Tag Archives: 祭り

Tokyo-jidai Matsuri

6 Nov

Last Sunday (November 3rd) was the Japanese holiday 「文化の日」 (Culture Day).

On this day, the Emperor of Japan presents awards to people who have contributed to Japanese culture.  And there are also many “culture related” festivals on this day, such as 「流鏑馬」 (Horseback Archery) shows and 「時代祭り」 (Era Festivals).

The 「東京時代祭り」 (Tokyo-era Festival) is in 浅草 (Asakusa, Tokyo) every year on November 3rd from about 1:00-4:00PM.

「東京時代祭り」 (Tokyo-era Festival)

We didn’t go to a festival on Culture Day this year because we’ve gone to them a few times before.

Click here to read my post that I wrote after I went to this festival five years ago. It has photos and videos.

Summer Festivals

29 Aug

Earlier this month, I participated in one of Tokyo’s biggest festivals.
(Click here to read that post.)

There are many great festivals all year round…but especially so in the summer.
(Click here to see a list I made of some of Tokyo’s best festivals.)

I like Japan’s festivals a lot…and I go to many of them.

In early August, my family and I went to watch a summer 花火大会 (fireworks show) near our house that we usually go to every year.
The 花火大会 (fireworks shows) in Japan are excellent! If you have a chance, you should see one!
(Here is a list of some of Tokyo’s biggest fireworks shows.)

It’s not easy to photograph fireworks with the camera I have…but here are a few that I took:

花火 (“hanabi”)…literally “flower (of) fire”, is the Japanese word for “fireworks”.

We also went to a festival at a temple not far from the Tokyo Sky Tree.

After that, we went to 上野公園 (Ueno Park):

(Click here to see some other photos I took in Ueno a couple of years ago.)

If you have any questions about festivals in Tokyo, things to do in this city, or whatever…feel free to contact me.

Water-throwing Festival

20 Aug

I am a member of group that carries a two-ton 神輿 (portable shrine) every three years in the 深川八幡祭り (Fukagawa-Hachiman Festival).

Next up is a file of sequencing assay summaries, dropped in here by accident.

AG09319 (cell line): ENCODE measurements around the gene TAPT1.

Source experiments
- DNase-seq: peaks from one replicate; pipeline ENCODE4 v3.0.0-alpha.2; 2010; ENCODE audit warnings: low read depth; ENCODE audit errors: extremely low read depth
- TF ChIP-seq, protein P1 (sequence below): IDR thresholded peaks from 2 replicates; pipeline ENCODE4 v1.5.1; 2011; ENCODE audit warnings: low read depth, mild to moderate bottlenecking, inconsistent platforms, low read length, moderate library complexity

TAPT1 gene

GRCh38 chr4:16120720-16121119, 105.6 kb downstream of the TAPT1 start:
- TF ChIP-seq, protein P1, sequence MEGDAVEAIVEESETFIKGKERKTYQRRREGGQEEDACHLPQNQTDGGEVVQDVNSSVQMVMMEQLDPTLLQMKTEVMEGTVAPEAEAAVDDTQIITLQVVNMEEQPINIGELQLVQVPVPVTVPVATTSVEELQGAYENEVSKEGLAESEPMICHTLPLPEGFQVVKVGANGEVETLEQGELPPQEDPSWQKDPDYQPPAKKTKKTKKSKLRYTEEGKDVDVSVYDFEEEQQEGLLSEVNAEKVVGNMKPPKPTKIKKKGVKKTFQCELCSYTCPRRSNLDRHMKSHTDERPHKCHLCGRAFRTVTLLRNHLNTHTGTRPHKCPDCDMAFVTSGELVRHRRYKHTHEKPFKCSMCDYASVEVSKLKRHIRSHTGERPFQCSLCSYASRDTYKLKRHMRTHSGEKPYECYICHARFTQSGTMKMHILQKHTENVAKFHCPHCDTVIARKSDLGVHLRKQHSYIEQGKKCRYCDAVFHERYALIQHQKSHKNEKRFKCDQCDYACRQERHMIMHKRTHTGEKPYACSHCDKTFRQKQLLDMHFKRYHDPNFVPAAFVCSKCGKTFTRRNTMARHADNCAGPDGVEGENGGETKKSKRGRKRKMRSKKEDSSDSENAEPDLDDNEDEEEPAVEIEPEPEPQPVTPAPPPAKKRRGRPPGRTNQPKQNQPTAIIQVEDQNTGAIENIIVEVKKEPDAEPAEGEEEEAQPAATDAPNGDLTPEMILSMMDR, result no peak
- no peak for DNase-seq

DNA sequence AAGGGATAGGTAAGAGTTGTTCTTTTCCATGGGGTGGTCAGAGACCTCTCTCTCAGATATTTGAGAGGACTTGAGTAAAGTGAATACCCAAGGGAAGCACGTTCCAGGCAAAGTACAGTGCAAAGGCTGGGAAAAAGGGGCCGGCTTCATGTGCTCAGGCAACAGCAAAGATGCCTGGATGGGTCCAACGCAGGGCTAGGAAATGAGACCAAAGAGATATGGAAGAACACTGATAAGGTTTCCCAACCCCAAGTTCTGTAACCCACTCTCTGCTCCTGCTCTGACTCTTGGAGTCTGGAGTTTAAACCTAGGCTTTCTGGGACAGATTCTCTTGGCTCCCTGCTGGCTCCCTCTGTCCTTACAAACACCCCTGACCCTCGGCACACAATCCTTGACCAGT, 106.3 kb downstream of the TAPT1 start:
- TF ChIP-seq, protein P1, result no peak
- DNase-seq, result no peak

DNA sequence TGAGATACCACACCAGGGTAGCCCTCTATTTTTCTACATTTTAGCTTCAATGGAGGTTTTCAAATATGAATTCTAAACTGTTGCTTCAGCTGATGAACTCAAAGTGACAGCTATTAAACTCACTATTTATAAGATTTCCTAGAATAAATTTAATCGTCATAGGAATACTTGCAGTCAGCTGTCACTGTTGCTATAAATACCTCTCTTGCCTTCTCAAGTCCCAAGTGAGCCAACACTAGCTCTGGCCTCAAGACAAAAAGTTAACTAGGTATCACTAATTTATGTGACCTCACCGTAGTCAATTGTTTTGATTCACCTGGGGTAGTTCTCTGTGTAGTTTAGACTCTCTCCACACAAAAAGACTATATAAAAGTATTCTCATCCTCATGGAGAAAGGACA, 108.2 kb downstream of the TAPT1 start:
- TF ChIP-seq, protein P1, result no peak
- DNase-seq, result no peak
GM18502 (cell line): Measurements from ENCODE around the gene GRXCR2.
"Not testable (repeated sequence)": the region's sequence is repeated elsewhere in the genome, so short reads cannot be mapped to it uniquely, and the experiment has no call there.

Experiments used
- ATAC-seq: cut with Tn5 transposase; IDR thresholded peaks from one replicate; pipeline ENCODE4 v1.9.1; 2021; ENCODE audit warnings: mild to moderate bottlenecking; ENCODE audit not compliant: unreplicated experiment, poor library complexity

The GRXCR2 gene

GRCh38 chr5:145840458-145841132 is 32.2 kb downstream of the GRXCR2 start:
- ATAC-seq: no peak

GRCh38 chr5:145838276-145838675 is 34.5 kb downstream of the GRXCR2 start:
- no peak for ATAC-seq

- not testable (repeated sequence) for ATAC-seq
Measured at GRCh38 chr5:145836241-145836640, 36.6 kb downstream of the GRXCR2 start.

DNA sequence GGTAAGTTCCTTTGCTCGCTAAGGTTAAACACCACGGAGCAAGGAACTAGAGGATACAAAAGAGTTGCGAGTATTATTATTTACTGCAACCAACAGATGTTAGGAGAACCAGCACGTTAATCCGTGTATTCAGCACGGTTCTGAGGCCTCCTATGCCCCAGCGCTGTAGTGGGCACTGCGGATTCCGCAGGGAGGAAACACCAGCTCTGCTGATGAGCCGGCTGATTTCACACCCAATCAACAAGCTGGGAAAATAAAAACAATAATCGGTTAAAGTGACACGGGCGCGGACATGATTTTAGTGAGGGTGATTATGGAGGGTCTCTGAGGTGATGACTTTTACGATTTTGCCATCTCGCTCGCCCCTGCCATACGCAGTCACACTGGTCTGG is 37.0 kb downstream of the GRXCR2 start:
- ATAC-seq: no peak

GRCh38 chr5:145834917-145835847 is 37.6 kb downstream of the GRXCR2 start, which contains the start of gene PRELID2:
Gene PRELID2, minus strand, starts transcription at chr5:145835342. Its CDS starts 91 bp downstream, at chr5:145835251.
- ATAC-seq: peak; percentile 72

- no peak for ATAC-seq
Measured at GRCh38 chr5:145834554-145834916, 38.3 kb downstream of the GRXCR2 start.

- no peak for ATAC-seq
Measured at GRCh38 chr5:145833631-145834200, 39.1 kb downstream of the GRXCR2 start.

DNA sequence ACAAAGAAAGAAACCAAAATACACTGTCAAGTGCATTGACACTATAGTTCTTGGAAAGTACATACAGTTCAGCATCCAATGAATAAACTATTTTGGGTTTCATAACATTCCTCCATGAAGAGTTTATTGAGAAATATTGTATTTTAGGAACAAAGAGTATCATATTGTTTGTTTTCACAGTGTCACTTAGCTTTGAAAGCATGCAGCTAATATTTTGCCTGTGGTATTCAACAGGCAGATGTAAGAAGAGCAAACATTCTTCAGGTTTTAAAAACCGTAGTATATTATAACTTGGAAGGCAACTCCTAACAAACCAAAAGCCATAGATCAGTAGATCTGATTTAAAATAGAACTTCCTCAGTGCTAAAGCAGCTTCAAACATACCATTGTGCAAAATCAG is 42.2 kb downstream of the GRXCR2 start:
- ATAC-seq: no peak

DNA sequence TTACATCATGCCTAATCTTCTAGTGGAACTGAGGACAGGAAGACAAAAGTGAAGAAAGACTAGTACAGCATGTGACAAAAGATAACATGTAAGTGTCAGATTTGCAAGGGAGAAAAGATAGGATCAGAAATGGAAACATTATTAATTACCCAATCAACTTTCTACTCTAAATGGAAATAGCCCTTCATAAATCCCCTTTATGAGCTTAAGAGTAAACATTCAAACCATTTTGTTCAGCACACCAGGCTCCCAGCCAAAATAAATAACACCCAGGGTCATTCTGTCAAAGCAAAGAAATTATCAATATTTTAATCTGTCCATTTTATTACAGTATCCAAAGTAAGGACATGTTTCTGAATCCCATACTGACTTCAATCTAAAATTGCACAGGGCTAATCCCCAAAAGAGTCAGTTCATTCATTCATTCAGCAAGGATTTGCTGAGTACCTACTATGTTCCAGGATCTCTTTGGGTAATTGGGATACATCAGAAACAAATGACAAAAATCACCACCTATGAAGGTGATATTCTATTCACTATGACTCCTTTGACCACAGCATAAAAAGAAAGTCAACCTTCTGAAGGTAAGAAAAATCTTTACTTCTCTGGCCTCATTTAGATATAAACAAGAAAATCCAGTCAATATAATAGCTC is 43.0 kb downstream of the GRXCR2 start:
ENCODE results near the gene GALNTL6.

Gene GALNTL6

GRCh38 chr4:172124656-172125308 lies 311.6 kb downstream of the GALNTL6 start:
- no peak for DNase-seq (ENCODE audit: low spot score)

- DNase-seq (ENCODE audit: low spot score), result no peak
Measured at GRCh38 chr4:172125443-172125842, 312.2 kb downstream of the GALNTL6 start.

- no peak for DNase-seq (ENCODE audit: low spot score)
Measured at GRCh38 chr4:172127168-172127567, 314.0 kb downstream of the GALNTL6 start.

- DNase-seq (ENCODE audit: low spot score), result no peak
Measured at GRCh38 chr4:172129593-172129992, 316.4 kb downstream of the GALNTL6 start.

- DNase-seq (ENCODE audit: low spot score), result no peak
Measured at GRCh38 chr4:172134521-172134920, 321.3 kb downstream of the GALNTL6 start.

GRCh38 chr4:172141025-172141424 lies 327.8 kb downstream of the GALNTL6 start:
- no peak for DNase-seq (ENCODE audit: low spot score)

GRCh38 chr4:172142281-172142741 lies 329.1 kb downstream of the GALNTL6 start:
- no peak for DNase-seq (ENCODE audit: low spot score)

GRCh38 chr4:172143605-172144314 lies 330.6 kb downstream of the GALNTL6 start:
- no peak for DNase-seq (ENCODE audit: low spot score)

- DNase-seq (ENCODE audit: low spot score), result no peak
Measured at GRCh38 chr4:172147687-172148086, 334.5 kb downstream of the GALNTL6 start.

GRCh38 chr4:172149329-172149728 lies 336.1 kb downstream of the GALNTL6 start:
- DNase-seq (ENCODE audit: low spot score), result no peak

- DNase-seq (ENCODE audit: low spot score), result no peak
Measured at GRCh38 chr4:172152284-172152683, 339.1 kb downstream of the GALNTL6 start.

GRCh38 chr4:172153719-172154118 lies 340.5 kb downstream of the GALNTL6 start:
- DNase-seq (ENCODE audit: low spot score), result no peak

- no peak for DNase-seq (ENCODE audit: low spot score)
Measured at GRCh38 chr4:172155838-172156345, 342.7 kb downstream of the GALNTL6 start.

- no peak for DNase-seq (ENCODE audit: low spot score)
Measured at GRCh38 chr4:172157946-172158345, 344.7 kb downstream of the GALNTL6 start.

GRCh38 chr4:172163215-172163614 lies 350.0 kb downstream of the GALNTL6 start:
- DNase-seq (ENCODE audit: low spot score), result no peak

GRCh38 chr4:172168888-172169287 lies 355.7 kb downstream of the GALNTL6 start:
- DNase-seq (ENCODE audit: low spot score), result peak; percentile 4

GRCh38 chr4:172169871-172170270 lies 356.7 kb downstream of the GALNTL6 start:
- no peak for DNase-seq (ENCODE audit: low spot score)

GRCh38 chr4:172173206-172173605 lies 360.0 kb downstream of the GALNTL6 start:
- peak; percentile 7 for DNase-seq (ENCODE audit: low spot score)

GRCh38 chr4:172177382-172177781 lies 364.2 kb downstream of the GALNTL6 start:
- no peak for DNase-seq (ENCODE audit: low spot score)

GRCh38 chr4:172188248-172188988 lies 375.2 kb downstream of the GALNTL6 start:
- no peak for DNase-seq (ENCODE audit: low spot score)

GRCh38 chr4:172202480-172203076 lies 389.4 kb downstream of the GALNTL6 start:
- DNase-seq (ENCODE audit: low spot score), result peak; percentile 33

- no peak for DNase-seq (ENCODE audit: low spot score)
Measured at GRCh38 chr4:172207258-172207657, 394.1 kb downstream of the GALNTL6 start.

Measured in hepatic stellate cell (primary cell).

This festival occurs in Tokyo on the third weekend of August. The festival is held every year…but the big, main festival is only every three years.

It was last held in August 2008 and was due again in August 2011 (last year)…but after the 2011 March 11th earthquake in the Tohoku area of Japan, the 2011 festival was postponed a year.

So, it was held eight days ago (on 2012 August 12th) and will be next held in 2015.

In 2008, I wrote a post about the festival with many photos and videos that my wife took. (Click here to read it.)

Anyways, this festival is nicknamed the 「水掛け祭り」 (“Water-tossing Festival”) because all along the 6km (3.8 mile) course, people vigorously throw water on the people carrying the portable shrines.


Also, the Tokyo Volunteer Fire Department sprayed us with fire hoses!

When we “carry” the 神輿(portable shrines), we don’t simply “carry” them…the teams often turns them around and around…and also toss them up and catch them!

From start to finish, it’s a ten-hour day! I was very sore and tired the next day…but it was fun.

One big thing that made this year’s different from previous years was that a team from the earthquake-stricken area of Tohoku joined the festival…and the Emperor and Empress of Japan came to watch!

The 神輿 (portable shrine) from the earthquake stricken area of Tohoku, Japan.

The Emperor and Empress of Japan (天皇皇后両陛下) at the festival! 

The Emperor and Empress of Japan (天皇皇后両陛下).

Were you one of the estimated 50,000 spectators at this festival? Were you, like me, one of the 3,000 participants?


Does your country have a festival anything like this?

What are your country’s summer traditions?

10 Jul

Summer in Japan is very 蒸し暑い (“muggy” / hot and humid).

“Beware of heat stroke in the hot summer!”

Florida, where I grew up, is also hot and humid during the summer. But, unlike Japan, I don’t recall any particular traditions of summer in Florida…other than going to the beach or water-slide parks.

Japanese people like to celebrate the uniqueness of the seasons of the year. There are traditions in autumn, winter, spring and summer in Japan.

A few of Japan’s summer traditions are:

Summer festivals and fireworks shows.
Japan has 祭り (festivals) all year round…but there’s an abundance of them in the summer. And in late July to early August, there are many excellent 花火大会 (fireworks shows).
Click here to see my listing of summer festivals in the Tokyo area.

● スイカ割り (“Watermelon smashing”)